That's not necessarily the case, however. Development interests fought SB 221 and SB 610, had little interest in the CRB study, and have even less interest in broadening the laws.
Randy Kanouse, a lobbyist for the East Bay Municipal Utility District who helped craft the 2001 legislation, said the CRB report is of limited use. The 2001 legislation, he said, "was intended to ensure that we grow in a way that doesn't cause harm to existing communities, existing water customers." The data in the report does not determine whether that goal is being met.
Kanouse said the state needs to track water supply assessments in high-growth areas and monitor their accuracy. "We need to understand on a local level where we are facing a hardship and need a new water supply," he said.
Isaac conceded that she was cautious, as were state water agency representatives who participated in preparation of the report. Still, the report contains several suggestions — the measures are not framed as recommendations — that even the skeptical Kanouse considered worthwhile. Among the suggestions:
• The state (either the Department of Water Resources or the State Water Resources Control Board) could collect local water assessment plans and assess whether those plans actually comply with requirements to ensure a sufficient water supply and adequate water quality.
• The state could compare urban water management plans with local growth plans to determine where water could become a development constraint.
• Before the Department of Real Estate issues a white paper permitting developers to sell homes in a new subdivision, the DRE could require a water certification letter from a state agency. The DRE already requires a letter from the Public Utility Commission when a private water company serves a new project.
• Lawmakers could strengthen the Urban Water Management Planning Act to ensure agencies actually prepare the required plans.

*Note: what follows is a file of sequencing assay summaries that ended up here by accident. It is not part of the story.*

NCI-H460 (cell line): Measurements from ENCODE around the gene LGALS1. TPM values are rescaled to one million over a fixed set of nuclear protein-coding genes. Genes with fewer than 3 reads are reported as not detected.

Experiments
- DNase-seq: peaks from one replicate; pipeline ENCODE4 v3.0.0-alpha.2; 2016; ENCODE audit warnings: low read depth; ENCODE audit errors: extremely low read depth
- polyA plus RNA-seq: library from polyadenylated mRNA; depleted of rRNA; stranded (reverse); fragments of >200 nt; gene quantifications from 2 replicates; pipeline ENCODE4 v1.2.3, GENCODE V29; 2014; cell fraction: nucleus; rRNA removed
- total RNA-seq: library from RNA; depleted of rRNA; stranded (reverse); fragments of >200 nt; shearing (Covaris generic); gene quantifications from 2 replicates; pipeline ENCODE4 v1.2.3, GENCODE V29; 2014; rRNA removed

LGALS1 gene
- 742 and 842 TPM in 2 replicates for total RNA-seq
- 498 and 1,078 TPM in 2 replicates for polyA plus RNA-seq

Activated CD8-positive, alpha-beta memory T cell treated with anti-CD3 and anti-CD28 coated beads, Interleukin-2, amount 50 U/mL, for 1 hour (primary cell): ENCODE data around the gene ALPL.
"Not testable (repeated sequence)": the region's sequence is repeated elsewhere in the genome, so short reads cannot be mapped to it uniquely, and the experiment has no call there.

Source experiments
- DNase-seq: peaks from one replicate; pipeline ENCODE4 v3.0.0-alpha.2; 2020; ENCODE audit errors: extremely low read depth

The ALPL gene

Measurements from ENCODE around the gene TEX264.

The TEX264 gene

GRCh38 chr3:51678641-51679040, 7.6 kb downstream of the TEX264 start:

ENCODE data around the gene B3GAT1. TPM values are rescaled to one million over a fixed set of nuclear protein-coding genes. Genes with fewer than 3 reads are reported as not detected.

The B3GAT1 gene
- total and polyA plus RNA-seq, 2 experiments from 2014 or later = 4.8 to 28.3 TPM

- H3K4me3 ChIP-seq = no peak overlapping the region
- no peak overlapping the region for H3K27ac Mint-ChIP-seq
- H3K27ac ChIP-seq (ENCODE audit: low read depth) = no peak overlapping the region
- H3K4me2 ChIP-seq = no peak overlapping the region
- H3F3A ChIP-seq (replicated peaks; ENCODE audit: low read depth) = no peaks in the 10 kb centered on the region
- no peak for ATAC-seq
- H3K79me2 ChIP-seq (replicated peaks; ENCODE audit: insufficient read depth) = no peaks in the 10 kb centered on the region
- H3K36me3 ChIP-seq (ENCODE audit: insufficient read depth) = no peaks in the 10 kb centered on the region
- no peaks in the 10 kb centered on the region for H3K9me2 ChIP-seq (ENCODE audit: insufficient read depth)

• Some entity, possibly the Resources Agency, could compile a database with all urban water management plans, city and county general plans, and water plans. The database would be publicly searchable, "would aid in the preparation of a new State Water Plan, and allow resource economists to do a better job of accounting for the state's current consumption," according to the CRB report.
Despite the issuance of the report a month before the end of the legislative session, and despite the governor's declaration of a drought emergency earlier this year, lawmakers largely ignored the issue of water. Kuehl, who is termed out of the Legislature, did not pursue amendments to the 2001 laws.
Assemblymembers Paul Krekorian (D-Burbank) and Loni Hancock (D-Berkeley) proposed a bill that would have required new buildings to fully offset new water consumption through the implementation of conservation measures and fees that would fund water efficiencies elsewhere. Proponents, including the Planning and Conservation League, said the measure would permit development without the environmental or fiscal expense of new water projects. The provisions in the measure, AB 2153, also would have let developers bypass SB 221. However, the bill failed to pass the Assembly.
Assembly Bill 2175 (Laird) would have required a 20% reduction in per capita urban water usage by 2020 and directed DWR to demand agricultural water cutbacks of at least 500,000 acre-feet. That bill died in the Senate.
The CRB report is available on the State Library's website, www.library.ca.gov/crb/CRBSearch.aspx